In the U.S. and in Europe, monuments, memorials and historic names are being removed from public places because of their associations with colonial expansion, racial bigotry and discriminatory public policy. In this country, initiatives are under way to redesignate military bases that honor Confederate generals, rename buildings that celebrate those with racist attitudes and actions, and remove statues of elected officials who not only enslaved people but fought to keep them as slaves. Princeton University is removing President Woodrow Wilson’s name because of his racist views and policies.
There are those who want the statue of President Theodore Roosevelt removed from in front of the American Museum of Natural History because it features two smaller figures on either side of him representing colonial expansion and racial discrimination. Others advocate the removal of Christopher Columbus statues because of the harm he did to others.
Monuments and memorials are expressions of a nation’s, a region’s or an institution’s values. They are erected or named to commemorate people who are seen as exemplifying those values. They are a form of mythmaking and political posturing to honor the past. In some cases, such as the naming of military bases for those who fought against the Union in order to preserve the system of slavery, even to the point of death, they were an attempt to heal the wounds of war and defeat. They were also a mistake.
History is an essential subject, but it is given too little attention in schools and colleges. History is an examination of memory in all its forms in order to study what came before, whether in politics, norms of behavior, or science and technology. History is necessary to understand art and social policy as well as law and philosophy, because history is the study of context as well as text.
What should we do with the monuments that celebrate those who fought to preserve the slave system, an essential element in the development of American capitalism? Are preservation as is or removal of historical statues and memorials our only options?
To hide these monuments will not erase the stress and trauma of racism that Black Americans face every day. To bury them will not deep-six the memories of segregation, slavery and Jim Crow that have resulted in great disparities in health, wealth and opportunities for Black Americans. The statues and monuments should be put in museums or stored and represented in books for teaching the truth about our country, its trials as well as its triumphs. They can be used to teach about evolution in law, morality and ethics — and what equality means.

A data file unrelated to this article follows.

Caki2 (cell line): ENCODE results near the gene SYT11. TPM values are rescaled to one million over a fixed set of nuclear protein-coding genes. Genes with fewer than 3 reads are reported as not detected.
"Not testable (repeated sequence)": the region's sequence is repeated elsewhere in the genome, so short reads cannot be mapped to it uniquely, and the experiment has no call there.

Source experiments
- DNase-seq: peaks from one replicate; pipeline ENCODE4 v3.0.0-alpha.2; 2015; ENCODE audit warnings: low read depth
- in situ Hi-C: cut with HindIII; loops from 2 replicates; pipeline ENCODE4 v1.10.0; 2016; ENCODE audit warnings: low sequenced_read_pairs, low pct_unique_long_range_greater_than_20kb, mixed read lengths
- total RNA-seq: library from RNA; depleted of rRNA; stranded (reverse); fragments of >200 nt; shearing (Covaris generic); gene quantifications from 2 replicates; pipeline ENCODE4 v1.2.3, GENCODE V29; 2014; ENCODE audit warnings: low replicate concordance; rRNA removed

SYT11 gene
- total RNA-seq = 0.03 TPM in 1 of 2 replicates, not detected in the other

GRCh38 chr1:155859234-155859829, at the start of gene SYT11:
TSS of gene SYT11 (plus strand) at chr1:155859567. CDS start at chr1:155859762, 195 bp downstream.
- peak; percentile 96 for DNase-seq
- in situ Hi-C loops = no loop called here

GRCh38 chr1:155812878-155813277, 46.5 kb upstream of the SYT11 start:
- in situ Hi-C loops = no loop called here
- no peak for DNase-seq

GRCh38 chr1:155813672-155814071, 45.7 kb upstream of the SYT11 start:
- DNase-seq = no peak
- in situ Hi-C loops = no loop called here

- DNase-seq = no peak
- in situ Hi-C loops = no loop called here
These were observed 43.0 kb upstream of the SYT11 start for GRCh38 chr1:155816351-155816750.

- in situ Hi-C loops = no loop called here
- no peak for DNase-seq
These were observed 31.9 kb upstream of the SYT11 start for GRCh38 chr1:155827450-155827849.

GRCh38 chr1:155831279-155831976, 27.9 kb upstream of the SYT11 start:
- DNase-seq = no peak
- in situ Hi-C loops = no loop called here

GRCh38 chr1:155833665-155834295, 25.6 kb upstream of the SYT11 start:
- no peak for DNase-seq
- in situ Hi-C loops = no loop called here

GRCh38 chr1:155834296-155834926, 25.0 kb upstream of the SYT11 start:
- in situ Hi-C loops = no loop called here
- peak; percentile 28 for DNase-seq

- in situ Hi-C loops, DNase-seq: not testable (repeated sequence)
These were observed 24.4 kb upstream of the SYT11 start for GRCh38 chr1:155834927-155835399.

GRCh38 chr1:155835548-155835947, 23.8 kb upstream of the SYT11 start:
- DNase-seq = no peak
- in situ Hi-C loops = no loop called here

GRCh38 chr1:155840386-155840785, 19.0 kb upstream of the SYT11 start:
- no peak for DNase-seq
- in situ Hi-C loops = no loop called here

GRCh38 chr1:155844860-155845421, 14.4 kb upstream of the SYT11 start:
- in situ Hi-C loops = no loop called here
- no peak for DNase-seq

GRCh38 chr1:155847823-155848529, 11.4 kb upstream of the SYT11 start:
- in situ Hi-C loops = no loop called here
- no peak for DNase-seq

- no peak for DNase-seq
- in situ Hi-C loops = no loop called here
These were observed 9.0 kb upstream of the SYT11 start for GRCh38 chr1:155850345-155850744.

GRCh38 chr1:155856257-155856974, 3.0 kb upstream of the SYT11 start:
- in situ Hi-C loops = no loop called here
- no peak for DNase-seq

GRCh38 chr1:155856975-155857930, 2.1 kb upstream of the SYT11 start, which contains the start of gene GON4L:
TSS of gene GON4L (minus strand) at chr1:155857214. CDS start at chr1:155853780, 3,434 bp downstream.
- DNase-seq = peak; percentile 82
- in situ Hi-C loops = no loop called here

In each case, it can be explained that there was vigorous opposition to slavery; not everyone condoned it, even if popular figures benefited from it. During George Washington’s first year in office as president, the Society of Friends — the Quakers, previously led by abolitionist Benjamin Franklin — petitioned the U.S. government to ban slavery, an initiative they had started in 1696. One hundred six years before Woodrow Wilson segregated the federal workforce, Britain had passed the Abolition of the Slave Trade Act.
There were slave rebellions and acts of civil disobedience that belied the notion of the “happy slave.” There was also an active abolitionist movement and lecture circuit, with Frederick Douglass, a former slave, a popular speaker and author. His 1852 speech, “What to the Slave Is the Fourth of July,” for the Rochester, N.Y., Ladies Anti-Slavery Society, was one of many that helped dispel the notion that Black people lacked intelligence.
The fact that many people, including those elected to high office, benefited from the slave system did not mean there was no active and public opposition to it throughout the land.
We need a national reconciliation with the truth if we are to fulfill the ideal “to create a more perfect union,” stated at the founding of our nation. The truth might hurt, but should be cited in honor of the ideals of democracy. These truths are neither unpatriotic nor politically correct. They acknowledge that historical accuracy is a virtue, and that our country was founded on ideals that were virtuous in aspiration if not in action.
America was founded by people seeking freedom who then proceeded to deny freedom to others. We must own up to this past. The study of history helps us think in terms of time, to understand how societies change. We must know our history — and teach it well.
Robert A. Scott is president emeritus of Adelphi University.